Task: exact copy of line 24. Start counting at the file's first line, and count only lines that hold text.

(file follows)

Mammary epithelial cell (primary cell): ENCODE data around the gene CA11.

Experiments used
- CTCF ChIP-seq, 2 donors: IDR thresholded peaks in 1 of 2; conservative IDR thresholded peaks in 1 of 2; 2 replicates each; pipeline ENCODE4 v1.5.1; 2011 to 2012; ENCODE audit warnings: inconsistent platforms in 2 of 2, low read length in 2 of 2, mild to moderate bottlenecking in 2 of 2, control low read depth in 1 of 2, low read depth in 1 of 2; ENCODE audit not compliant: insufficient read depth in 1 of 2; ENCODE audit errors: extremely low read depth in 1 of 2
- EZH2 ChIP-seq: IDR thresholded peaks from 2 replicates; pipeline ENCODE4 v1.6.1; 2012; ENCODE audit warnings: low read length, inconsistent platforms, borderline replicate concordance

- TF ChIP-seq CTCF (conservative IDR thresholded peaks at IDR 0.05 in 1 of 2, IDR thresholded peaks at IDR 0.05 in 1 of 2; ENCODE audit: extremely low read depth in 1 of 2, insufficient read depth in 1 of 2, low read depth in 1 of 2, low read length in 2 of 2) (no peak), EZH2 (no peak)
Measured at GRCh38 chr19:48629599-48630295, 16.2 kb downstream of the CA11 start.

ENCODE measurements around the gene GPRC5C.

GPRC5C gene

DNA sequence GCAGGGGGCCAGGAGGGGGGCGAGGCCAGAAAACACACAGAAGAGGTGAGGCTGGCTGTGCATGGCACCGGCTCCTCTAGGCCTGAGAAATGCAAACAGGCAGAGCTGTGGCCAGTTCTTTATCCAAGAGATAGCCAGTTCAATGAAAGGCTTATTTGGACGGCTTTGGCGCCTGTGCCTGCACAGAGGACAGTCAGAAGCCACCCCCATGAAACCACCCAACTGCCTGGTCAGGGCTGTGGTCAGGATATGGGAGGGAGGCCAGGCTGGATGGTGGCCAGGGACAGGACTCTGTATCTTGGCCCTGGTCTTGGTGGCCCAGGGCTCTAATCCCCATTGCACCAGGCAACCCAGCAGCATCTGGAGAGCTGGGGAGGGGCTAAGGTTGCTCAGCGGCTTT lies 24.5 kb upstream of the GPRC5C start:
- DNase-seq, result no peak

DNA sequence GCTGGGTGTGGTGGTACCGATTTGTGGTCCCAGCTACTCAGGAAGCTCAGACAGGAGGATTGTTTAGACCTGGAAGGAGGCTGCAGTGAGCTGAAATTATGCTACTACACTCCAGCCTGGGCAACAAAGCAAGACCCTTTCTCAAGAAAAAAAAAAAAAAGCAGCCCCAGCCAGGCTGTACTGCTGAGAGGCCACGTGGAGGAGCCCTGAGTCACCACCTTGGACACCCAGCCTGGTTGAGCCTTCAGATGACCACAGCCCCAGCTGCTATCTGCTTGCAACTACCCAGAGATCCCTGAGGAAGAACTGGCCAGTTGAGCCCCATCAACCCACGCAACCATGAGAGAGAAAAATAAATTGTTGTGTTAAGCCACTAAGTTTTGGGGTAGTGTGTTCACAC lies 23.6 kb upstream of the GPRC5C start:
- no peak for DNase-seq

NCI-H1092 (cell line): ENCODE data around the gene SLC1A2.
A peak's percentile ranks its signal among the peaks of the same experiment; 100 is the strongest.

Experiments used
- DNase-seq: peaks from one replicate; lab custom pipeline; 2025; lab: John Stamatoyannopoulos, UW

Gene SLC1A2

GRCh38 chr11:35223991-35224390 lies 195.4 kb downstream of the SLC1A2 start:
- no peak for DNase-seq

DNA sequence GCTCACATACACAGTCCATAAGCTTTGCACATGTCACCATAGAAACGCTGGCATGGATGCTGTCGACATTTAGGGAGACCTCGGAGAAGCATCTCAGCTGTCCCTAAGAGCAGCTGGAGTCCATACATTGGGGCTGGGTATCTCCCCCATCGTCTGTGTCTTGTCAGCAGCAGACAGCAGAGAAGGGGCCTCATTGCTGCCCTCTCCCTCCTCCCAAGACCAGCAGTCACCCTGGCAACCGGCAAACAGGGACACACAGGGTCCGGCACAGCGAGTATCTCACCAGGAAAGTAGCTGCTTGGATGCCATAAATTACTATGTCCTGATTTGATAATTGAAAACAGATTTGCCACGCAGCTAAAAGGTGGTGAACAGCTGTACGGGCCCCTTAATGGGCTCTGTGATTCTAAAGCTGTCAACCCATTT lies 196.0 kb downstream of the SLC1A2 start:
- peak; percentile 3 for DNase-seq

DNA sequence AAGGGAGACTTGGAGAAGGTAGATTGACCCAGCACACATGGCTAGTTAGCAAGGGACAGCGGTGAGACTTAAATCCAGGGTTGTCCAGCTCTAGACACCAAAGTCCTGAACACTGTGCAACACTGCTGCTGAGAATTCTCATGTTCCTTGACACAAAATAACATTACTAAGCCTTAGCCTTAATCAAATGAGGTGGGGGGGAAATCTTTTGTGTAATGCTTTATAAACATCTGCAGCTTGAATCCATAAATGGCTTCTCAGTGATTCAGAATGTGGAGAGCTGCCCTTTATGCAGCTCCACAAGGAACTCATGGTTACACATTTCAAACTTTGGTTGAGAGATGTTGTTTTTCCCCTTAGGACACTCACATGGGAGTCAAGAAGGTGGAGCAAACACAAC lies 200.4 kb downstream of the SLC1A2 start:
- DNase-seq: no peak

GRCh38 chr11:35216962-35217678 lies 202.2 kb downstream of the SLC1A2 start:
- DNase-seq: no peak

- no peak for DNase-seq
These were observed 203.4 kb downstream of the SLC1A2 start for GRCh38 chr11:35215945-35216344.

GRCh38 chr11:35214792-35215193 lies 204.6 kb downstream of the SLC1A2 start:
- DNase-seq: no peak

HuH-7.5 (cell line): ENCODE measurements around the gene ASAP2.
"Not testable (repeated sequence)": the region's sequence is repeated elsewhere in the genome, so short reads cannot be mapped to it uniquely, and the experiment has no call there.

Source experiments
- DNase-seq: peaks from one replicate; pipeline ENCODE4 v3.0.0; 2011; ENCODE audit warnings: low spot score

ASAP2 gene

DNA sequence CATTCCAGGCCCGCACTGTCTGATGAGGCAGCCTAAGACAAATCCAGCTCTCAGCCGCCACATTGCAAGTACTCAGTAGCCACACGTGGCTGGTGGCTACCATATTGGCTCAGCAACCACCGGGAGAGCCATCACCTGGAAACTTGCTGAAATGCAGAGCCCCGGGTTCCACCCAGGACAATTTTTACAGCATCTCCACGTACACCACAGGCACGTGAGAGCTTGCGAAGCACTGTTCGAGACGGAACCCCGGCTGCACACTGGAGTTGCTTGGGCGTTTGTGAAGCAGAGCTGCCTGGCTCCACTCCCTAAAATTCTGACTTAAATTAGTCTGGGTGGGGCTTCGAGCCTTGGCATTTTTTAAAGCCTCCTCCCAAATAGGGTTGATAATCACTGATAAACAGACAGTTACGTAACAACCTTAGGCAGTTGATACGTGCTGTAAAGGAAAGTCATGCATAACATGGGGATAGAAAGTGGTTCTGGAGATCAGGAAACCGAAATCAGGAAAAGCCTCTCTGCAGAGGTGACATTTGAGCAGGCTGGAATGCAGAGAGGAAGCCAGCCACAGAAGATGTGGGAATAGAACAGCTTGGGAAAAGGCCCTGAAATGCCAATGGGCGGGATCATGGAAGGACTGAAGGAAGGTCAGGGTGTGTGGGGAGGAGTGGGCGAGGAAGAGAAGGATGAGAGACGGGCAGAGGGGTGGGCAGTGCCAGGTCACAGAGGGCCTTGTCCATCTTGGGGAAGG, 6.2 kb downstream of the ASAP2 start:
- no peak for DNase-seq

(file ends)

GRCh38 chr11:35216962-35217678 lies 202.2 kb downstream of the SLC1A2 start: